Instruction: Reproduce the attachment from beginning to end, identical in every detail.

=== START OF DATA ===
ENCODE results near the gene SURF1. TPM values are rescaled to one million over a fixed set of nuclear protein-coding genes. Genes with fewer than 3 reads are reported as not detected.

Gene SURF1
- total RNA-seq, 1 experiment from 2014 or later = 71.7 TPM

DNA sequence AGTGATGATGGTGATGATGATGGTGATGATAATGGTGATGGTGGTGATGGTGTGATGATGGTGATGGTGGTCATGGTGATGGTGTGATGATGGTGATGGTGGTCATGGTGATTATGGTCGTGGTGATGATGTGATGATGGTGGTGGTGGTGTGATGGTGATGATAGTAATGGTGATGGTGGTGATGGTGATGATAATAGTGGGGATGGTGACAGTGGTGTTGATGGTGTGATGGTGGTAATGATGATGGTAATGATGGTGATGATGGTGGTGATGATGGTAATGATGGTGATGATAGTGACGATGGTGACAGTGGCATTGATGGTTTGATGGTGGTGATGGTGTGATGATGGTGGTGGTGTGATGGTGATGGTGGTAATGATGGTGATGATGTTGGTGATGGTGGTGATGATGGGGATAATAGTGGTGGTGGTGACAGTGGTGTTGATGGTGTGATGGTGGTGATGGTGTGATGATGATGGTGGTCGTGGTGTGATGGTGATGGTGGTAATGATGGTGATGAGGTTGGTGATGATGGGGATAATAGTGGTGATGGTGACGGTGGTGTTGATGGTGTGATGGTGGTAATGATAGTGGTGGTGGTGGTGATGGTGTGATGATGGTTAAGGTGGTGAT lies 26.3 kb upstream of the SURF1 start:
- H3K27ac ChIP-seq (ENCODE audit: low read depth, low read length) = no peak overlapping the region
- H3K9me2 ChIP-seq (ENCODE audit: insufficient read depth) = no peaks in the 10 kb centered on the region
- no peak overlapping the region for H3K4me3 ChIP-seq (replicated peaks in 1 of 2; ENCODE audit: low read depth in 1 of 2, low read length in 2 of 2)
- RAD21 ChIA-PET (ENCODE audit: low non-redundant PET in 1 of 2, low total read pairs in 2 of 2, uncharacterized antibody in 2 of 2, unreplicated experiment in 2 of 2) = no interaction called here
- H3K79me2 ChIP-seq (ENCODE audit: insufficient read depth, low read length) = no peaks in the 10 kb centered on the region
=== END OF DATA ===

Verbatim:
ENCODE results near the gene SURF1. TPM values are rescaled to one million over a fixed set of nuclear protein-coding genes. Genes with fewer than 3 reads are reported as not detected.

Gene SURF1
- total RNA-seq, 1 experiment from 2014 or later = 71.7 TPM

DNA sequence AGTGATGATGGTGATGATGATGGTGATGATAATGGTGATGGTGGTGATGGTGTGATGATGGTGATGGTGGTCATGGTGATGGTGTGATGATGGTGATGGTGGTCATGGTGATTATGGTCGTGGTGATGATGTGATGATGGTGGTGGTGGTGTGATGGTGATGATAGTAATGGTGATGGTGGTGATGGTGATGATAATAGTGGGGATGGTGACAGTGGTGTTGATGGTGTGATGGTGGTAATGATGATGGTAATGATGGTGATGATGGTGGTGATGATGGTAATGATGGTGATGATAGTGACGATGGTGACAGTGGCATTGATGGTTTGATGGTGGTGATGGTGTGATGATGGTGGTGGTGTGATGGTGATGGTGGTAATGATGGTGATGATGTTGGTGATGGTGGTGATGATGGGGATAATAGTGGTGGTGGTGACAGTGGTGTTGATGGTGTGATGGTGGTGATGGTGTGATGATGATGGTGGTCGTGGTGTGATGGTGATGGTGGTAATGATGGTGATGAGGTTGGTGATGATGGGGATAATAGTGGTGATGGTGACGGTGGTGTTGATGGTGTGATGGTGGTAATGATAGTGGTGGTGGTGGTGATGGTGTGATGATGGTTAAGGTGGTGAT lies 26.3 kb upstream of the SURF1 start:
- H3K27ac ChIP-seq (ENCODE audit: low read depth, low read length) = no peak overlapping the region
- H3K9me2 ChIP-seq (ENCODE audit: insufficient read depth) = no peaks in the 10 kb centered on the region
- no peak overlapping the region for H3K4me3 ChIP-seq (replicated peaks in 1 of 2; ENCODE audit: low read depth in 1 of 2, low read length in 2 of 2)
- RAD21 ChIA-PET (ENCODE audit: low non-redundant PET in 1 of 2, low total read pairs in 2 of 2, uncharacterized antibody in 2 of 2, unreplicated experiment in 2 of 2) = no interaction called here
- H3K79me2 ChIP-seq (ENCODE audit: insufficient read depth, low read length) = no peaks in the 10 kb centered on the region